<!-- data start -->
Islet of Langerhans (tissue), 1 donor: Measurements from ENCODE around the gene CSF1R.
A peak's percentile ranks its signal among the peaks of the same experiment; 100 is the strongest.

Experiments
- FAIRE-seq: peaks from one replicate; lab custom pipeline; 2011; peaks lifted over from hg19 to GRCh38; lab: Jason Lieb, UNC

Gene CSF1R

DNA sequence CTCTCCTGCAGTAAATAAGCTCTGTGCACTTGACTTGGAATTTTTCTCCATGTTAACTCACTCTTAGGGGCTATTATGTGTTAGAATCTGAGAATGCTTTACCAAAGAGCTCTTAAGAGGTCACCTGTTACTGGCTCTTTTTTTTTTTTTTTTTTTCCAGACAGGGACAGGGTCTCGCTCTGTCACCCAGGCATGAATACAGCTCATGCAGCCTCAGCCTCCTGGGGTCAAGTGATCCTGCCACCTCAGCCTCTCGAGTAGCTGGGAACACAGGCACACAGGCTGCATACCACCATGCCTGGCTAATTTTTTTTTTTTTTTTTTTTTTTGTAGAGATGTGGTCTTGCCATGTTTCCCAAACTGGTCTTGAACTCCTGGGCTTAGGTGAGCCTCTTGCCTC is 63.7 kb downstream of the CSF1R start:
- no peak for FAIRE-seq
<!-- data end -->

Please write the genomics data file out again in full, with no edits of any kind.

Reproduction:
Islet of Langerhans (tissue), 1 donor: Measurements from ENCODE around the gene CSF1R.
A peak's percentile ranks its signal among the peaks of the same experiment; 100 is the strongest.

Experiments
- FAIRE-seq: peaks from one replicate; lab custom pipeline; 2011; peaks lifted over from hg19 to GRCh38; lab: Jason Lieb, UNC

Gene CSF1R

DNA sequence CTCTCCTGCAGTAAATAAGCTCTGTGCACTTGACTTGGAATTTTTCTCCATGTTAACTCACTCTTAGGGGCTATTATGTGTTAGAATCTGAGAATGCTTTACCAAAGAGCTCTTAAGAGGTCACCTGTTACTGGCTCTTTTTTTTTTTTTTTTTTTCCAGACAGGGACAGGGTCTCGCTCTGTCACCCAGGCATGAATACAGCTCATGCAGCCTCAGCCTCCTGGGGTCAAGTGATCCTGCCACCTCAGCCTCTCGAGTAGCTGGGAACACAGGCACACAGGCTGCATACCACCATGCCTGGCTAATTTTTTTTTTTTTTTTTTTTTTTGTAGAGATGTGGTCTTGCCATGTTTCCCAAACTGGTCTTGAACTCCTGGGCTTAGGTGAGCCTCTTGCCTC is 63.7 kb downstream of the CSF1R start:
- no peak for FAIRE-seq